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Folk theorems with Bounded Recall under(Almost) Perfect Monitoring

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  • George Mailath
  • Wojciech Olszewski

Abstract

A strategy profile in a repeated game has bounded recall L if play under the profile after two distinct histories that agree in the last L periods is equal. Mailath and Morris (2002, 2006) proved that any strict equilibrium in bounded-recall strategies of a game with full support public monitoring is robust to all perturbations of the monitoring structure towards private monitoring (the case of almost-public monitoring), while strict equilibria in unbounded-recall strategies are typically not robust. We prove that the perfect-monitoring folk theorem continues to hold when attention is restricted to strategies with bounded recall and the equilibrium is essentially required to be strict. The general result uses calendar time in an integral way in the construction of the strategy profile. If the players’ action spaces are sufficiently rich, then the strategy profile can be chosen to be independent of calendar time. Either result can then be used to prove a folk theorem for repeated games with almost-perfect almost-public monitoring.

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Bibliographic Info

Paper provided by Northwestern University, Center for Mathematical Studies in Economics and Management Science in its series Discussion Papers with number 1462.

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Date of creation: Mar 2008
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Handle: RePEc:nwu:cmsems:1462

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Keywords: Repeated games; bounded recall strategies; folk theorem; imperfect monitoring;

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References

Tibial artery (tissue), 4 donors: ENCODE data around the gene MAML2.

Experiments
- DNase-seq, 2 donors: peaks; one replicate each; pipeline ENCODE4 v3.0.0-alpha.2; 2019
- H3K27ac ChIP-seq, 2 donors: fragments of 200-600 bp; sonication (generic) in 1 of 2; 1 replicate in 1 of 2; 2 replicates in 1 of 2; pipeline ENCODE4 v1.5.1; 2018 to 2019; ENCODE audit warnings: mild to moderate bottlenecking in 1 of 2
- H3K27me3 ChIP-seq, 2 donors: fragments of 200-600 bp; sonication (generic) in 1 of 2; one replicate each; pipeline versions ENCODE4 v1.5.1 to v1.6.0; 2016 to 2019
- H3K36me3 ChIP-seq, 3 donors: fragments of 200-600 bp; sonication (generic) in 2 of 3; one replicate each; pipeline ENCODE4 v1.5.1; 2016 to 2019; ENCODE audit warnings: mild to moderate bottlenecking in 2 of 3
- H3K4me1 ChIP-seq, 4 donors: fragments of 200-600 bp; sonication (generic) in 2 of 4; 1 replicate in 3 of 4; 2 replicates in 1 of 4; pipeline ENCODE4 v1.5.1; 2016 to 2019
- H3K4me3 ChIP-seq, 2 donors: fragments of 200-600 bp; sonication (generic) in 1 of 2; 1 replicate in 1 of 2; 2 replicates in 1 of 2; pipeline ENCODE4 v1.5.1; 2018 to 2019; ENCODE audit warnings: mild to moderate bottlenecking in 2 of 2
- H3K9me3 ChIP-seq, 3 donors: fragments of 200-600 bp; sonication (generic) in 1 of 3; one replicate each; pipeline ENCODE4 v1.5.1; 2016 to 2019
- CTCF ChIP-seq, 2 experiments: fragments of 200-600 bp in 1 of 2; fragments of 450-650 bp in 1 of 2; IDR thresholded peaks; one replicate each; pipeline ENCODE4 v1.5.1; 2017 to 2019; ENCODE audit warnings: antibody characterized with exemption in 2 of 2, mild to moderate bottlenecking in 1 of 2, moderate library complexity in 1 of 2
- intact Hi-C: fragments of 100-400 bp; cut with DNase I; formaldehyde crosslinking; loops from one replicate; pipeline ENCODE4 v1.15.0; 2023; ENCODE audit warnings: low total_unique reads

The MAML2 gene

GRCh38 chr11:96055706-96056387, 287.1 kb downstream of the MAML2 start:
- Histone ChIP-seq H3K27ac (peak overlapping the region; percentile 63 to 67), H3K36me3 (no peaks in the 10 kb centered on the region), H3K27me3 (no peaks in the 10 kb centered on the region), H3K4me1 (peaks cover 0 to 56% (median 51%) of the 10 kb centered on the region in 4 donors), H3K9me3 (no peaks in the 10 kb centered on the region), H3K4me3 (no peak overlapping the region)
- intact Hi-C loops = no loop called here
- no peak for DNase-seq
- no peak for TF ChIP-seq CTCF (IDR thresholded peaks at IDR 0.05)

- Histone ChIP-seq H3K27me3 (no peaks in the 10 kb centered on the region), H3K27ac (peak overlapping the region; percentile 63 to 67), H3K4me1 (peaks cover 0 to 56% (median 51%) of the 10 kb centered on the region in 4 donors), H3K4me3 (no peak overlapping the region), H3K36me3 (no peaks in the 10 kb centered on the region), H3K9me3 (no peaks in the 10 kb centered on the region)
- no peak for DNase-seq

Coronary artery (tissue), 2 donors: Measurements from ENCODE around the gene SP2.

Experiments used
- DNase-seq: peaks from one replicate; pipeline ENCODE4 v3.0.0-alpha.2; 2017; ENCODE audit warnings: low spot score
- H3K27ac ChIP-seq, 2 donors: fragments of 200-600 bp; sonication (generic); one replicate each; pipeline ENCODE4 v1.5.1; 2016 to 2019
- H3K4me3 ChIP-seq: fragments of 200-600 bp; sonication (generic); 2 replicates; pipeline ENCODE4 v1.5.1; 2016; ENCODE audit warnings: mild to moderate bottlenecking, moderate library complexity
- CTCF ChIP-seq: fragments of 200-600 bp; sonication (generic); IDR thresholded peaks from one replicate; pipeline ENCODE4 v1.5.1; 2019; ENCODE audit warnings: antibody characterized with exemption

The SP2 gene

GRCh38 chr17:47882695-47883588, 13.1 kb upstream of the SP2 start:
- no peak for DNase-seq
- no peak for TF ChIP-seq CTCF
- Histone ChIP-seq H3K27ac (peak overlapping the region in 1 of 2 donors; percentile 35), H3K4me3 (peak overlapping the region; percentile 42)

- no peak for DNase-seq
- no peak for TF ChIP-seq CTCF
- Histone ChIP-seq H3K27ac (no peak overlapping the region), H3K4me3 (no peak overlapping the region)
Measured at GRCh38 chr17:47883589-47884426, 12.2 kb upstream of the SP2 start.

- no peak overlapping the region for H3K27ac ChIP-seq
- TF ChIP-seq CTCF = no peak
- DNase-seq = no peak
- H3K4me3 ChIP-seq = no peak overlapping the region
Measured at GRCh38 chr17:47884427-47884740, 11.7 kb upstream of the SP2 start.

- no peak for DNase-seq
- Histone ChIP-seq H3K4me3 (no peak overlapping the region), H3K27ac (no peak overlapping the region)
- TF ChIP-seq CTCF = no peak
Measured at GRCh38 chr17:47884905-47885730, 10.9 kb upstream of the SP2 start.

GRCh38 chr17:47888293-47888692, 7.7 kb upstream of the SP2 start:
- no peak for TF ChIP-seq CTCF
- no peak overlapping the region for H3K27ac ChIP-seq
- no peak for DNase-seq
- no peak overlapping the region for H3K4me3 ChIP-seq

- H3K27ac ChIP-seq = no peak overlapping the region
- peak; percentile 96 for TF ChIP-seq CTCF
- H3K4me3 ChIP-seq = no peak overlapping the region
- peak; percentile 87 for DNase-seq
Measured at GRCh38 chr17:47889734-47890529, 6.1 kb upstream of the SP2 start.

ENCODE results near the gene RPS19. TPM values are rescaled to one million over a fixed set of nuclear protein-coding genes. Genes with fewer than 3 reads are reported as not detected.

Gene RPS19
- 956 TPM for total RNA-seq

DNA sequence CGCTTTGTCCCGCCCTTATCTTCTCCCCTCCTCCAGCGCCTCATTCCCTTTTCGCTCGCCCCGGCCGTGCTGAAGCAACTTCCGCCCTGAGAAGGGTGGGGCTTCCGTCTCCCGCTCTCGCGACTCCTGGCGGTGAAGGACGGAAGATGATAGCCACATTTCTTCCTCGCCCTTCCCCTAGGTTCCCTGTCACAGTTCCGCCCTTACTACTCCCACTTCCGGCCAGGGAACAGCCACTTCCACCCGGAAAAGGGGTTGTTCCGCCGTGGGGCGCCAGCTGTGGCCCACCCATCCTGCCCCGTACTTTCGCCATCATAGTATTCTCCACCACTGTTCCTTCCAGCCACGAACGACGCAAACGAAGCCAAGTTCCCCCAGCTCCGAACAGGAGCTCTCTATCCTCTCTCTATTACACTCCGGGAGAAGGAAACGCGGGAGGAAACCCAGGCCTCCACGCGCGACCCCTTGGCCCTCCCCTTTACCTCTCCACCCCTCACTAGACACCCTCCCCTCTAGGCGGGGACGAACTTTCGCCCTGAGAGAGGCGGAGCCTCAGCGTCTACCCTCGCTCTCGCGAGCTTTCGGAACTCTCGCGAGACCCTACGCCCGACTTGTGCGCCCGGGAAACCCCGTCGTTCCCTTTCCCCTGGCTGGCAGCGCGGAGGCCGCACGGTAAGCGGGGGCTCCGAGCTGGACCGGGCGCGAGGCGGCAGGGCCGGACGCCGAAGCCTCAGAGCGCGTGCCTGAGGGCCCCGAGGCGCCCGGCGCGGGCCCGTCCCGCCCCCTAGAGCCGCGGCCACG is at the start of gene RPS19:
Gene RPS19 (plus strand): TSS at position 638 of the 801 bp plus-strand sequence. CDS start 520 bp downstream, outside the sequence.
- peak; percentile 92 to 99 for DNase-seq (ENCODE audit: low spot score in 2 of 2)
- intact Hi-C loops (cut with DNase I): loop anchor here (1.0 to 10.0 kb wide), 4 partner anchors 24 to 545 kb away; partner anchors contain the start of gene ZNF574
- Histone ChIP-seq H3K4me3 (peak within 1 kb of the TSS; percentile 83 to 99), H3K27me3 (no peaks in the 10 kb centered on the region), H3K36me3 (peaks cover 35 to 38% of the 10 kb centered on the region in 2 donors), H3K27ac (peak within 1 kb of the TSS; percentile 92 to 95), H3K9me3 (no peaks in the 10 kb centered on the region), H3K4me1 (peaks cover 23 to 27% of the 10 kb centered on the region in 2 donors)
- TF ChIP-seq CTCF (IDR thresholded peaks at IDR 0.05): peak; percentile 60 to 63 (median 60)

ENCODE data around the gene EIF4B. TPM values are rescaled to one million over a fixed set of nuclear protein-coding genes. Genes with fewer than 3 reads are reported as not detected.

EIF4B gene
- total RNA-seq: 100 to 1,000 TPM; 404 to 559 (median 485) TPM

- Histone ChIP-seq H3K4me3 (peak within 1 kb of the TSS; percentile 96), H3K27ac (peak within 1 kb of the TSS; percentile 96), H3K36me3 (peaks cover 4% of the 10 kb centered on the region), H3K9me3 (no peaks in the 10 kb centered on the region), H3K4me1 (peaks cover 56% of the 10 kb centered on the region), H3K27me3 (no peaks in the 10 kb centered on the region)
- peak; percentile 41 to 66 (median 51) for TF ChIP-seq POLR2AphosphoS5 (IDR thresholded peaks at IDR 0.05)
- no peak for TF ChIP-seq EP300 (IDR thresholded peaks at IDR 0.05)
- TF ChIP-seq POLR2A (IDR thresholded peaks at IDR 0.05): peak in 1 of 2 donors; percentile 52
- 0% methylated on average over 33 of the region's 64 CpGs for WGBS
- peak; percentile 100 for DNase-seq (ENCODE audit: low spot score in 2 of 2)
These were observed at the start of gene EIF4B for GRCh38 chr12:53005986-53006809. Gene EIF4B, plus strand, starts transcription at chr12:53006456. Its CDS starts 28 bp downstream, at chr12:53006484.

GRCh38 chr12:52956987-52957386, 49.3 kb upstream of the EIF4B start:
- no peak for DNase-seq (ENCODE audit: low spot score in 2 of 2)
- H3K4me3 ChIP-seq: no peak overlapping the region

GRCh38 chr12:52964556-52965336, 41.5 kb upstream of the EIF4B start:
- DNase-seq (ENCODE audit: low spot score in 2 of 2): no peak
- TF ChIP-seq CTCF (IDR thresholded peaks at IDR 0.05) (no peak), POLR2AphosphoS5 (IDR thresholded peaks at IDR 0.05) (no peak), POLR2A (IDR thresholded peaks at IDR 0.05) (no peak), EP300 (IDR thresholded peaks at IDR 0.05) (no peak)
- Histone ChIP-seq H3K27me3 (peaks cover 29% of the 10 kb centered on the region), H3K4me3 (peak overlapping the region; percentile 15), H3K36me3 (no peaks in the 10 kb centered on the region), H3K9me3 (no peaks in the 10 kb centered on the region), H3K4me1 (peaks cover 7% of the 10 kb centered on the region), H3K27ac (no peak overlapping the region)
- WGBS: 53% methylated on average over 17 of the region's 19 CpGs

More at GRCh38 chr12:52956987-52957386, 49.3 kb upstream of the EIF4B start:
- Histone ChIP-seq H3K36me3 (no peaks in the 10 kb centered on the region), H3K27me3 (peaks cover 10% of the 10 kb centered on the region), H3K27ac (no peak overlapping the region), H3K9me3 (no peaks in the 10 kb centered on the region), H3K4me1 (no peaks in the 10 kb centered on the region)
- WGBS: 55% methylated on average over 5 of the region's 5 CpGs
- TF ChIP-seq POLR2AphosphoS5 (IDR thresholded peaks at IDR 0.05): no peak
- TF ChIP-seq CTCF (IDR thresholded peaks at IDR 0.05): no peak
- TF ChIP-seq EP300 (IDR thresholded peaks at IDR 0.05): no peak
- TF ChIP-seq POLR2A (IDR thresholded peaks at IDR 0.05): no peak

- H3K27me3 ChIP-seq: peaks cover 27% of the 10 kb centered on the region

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  3. V. Bhaskar & George J. Mailath & Stephen Morris, 2004. "Purification in the Infinitely Repeated Prisoners' Dilemma," Levine's Bibliography 122247000000000028, UCLA Department of Economics.
  4. George J. Mailath & Stephen Morris, 2004. "Coordination Failure in Repeated Games with Almost-Public Monitoring," Cowles Foundation Discussion Papers 1479R, Cowles Foundation for Research in Economics, Yale University, revised Mar 2005.
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Citations

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Cited by:
  1. Mailath, George J. & Olszewski, Wojciech, 2011. "Folk theorems with bounded recall under (almost) perfect monitoring," Games and Economic Behavior, Elsevier, vol. 71(1), pages 174-192, January.
  2. Olivier Compte & Andrew Postlewaite, 2013. "Belief free equilibria," PIER Working Paper Archive 13-020, Penn Institute for Economic Research, Department of Economics, University of Pennsylvania.
  3. Łukasz Balbus & Kevin Reffett & Łukasz Woźny, 2013. "Markov Stationary Equilibria in Stochastic Supermodular Games with Imperfect Private and Public Information," Dynamic Games and Applications, Springer, vol. 3(2), pages 187-206, June.
  4. Yuichi Yamamoto, 2013. "Individual Learning and Cooperation in Noisy Repeated Games," PIER Working Paper Archive 13-038, Penn Institute for Economic Research, Department of Economics, University of Pennsylvania.
  5. Yuichi Yamamoto, 2012. "Individual Learning and Cooperation in Noisy Repeated Games," PIER Working Paper Archive 12-044, Penn Institute for Economic Research, Department of Economics, University of Pennsylvania.
  6. Aperjis, Christina & Miao, Yali & Zeckhauser, Richard J., 2011. "Variable Temptations and Black Market Reputations," Working Paper Series 11-020, Harvard University, John F. Kennedy School of Government.
  7. V. Bhaskar & George J. Mailath & Stephen Morris, 2009. "A Foundation for Markov Equilibria in Infinite Horizon Perfect Information Games," PIER Working Paper Archive 09-029, Penn Institute for Economic Research, Department of Economics, University of Pennsylvania.
  8. Barlo, Mehmet & Urgun, Can, 2011. "Stochastic discounting in repeated games: Awaiting the almost inevitable," MPRA Paper 28537, University Library of Munich, Germany.
  9. Fudenberg, Drew & Olszewski, Wojciech, 2011. "Repeated games with asynchronous monitoring of an imperfect signal," Games and Economic Behavior, Elsevier, vol. 72(1), pages 86-99, May.
  10. V. Bhaskar & George J. Mailath & Stephen Morris, 2012. "A Foundation for Markov Equilibria with Finite Social Memory," PIER Working Paper Archive 12-003, Penn Institute for Economic Research, Department of Economics, University of Pennsylvania.
  11. Sugaya, Takuo & Takahashi, Satoru, 2013. "Coordination failure in repeated games with private monitoring," Journal of Economic Theory, Elsevier, vol. 148(5), pages 1891-1928.

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